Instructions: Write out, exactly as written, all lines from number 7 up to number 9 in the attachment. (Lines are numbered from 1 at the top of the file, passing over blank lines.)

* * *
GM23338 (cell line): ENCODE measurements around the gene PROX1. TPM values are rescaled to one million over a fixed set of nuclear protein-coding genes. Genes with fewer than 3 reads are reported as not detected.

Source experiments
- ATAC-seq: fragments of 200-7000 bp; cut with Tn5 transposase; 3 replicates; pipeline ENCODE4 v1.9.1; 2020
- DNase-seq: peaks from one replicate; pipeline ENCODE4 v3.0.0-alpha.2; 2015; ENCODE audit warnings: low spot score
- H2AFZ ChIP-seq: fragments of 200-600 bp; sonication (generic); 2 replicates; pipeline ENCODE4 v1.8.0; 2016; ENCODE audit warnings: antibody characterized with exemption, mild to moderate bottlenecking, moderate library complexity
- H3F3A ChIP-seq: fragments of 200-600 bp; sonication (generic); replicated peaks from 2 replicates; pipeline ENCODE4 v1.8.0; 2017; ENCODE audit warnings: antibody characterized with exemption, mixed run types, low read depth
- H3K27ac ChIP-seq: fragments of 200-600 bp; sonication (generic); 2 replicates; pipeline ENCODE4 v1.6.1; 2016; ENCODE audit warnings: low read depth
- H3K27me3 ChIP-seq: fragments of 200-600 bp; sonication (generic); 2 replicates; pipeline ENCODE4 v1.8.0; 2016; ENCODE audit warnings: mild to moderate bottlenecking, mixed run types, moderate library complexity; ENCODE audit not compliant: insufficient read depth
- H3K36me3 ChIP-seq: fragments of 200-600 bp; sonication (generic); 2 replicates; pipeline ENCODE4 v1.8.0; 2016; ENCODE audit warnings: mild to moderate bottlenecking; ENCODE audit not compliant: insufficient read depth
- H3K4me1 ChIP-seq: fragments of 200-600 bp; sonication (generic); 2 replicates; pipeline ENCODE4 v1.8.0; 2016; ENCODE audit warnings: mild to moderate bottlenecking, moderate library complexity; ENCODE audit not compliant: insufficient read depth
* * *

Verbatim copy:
- H3K27ac ChIP-seq: fragments of 200-600 bp; sonication (generic); 2 replicates; pipeline ENCODE4 v1.6.1; 2016; ENCODE audit warnings: low read depth
- H3K27me3 ChIP-seq: fragments of 200-600 bp; sonication (generic); 2 replicates; pipeline ENCODE4 v1.8.0; 2016; ENCODE audit warnings: mild to moderate bottlenecking, mixed run types, moderate library complexity; ENCODE audit not compliant: insufficient read depth
- H3K36me3 ChIP-seq: fragments of 200-600 bp; sonication (generic); 2 replicates; pipeline ENCODE4 v1.8.0; 2016; ENCODE audit warnings: mild to moderate bottlenecking; ENCODE audit not compliant: insufficient read depth